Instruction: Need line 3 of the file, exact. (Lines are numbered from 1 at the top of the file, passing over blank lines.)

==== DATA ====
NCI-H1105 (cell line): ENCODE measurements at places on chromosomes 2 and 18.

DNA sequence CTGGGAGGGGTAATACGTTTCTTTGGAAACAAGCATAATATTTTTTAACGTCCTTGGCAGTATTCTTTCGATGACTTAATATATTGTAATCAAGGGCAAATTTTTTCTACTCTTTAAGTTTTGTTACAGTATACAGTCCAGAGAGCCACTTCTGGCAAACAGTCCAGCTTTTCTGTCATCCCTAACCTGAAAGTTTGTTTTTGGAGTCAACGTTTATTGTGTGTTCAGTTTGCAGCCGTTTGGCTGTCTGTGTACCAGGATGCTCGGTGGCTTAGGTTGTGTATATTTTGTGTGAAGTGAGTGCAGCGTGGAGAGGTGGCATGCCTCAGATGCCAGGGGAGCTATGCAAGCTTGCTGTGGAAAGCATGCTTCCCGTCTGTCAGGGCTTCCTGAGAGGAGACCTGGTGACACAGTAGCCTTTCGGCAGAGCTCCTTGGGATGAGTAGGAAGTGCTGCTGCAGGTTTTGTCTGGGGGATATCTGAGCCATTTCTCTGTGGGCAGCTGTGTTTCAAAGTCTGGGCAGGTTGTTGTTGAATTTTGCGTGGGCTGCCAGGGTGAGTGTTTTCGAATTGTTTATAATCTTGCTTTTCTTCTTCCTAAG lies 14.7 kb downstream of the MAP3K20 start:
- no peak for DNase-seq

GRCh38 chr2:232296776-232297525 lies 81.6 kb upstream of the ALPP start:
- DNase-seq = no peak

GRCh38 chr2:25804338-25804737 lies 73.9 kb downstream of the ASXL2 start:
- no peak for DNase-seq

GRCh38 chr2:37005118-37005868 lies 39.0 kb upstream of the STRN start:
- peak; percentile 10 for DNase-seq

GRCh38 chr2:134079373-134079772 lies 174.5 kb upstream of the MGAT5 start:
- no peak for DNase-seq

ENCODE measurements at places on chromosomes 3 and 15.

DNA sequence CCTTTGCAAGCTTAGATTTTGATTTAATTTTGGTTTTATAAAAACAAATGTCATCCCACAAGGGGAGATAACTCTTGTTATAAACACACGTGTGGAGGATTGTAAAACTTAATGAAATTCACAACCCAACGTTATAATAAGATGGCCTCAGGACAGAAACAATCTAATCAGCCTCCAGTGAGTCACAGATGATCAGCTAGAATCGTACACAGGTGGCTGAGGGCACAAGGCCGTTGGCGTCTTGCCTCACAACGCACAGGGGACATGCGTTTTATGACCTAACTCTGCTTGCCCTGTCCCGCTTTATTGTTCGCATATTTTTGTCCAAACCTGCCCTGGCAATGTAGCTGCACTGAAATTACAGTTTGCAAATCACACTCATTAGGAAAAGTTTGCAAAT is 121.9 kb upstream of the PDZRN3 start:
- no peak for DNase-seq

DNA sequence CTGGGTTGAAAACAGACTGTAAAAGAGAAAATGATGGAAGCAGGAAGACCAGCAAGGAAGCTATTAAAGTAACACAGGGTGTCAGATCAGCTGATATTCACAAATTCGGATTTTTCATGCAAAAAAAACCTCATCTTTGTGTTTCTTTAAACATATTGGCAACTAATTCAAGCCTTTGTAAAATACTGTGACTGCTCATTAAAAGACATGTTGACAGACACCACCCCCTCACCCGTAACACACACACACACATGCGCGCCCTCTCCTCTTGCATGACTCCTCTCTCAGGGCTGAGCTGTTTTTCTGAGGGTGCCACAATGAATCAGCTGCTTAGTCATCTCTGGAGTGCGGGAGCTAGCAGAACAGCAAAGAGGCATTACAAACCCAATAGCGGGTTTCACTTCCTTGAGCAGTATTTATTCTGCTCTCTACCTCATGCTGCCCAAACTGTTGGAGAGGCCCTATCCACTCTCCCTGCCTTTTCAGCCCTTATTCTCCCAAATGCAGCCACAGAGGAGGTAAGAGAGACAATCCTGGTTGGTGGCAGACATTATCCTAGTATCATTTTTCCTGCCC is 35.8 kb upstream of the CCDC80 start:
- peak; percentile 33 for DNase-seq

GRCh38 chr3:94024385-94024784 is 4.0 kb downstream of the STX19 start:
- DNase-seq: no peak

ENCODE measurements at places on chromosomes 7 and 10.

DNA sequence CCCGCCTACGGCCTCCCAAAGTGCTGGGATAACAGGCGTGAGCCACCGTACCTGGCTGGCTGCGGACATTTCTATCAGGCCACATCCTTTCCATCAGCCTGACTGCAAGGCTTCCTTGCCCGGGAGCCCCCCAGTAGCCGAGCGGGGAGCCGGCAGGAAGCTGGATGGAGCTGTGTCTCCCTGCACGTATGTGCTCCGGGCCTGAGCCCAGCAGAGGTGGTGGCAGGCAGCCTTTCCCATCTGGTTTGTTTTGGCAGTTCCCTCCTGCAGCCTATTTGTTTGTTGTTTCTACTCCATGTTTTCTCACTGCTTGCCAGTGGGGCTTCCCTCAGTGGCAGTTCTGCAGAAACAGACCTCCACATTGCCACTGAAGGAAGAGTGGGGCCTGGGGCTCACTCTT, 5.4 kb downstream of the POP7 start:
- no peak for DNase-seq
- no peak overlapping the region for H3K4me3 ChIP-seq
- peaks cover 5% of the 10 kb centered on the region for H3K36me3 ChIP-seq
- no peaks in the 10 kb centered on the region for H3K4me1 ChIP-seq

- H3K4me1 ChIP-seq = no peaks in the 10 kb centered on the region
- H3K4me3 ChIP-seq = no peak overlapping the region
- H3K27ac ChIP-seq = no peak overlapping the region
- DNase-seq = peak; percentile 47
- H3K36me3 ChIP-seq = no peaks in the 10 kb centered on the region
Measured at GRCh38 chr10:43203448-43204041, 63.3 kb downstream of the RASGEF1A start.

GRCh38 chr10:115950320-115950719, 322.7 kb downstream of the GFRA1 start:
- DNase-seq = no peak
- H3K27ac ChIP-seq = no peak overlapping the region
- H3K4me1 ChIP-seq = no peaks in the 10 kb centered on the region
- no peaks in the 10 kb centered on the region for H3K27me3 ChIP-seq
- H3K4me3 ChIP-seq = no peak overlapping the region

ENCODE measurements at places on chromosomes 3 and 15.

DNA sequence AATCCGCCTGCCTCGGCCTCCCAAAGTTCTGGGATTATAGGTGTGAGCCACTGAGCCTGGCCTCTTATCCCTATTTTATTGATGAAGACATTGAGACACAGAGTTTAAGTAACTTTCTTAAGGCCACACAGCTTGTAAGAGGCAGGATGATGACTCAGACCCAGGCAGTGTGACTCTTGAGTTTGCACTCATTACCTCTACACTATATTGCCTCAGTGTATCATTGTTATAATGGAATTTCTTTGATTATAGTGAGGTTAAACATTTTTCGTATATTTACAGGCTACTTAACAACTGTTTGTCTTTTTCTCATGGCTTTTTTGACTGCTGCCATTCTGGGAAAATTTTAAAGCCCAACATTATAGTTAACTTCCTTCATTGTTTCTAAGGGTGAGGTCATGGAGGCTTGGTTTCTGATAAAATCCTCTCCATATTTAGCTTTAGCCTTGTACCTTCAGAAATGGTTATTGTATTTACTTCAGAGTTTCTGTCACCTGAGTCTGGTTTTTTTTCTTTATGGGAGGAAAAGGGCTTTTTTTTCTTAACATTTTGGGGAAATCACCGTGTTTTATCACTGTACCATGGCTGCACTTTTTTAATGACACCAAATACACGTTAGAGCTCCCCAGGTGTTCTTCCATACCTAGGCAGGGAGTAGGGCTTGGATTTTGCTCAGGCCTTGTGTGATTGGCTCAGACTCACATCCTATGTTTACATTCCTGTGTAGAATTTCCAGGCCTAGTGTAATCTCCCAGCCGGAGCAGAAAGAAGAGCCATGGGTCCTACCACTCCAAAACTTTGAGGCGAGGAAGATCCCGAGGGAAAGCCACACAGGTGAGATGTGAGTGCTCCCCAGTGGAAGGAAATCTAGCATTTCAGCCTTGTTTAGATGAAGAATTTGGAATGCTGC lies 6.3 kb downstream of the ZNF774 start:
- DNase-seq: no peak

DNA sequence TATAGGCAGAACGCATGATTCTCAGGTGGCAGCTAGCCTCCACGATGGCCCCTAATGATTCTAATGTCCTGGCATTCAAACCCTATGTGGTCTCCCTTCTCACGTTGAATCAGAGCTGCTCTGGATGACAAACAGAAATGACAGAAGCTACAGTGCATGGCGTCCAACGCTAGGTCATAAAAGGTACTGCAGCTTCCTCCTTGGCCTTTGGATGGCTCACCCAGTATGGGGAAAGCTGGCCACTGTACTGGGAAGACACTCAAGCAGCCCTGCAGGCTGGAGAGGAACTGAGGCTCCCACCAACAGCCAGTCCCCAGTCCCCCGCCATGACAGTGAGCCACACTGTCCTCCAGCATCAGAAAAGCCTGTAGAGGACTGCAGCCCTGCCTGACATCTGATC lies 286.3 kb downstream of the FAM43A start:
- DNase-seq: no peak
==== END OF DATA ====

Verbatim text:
- no peak for DNase-seq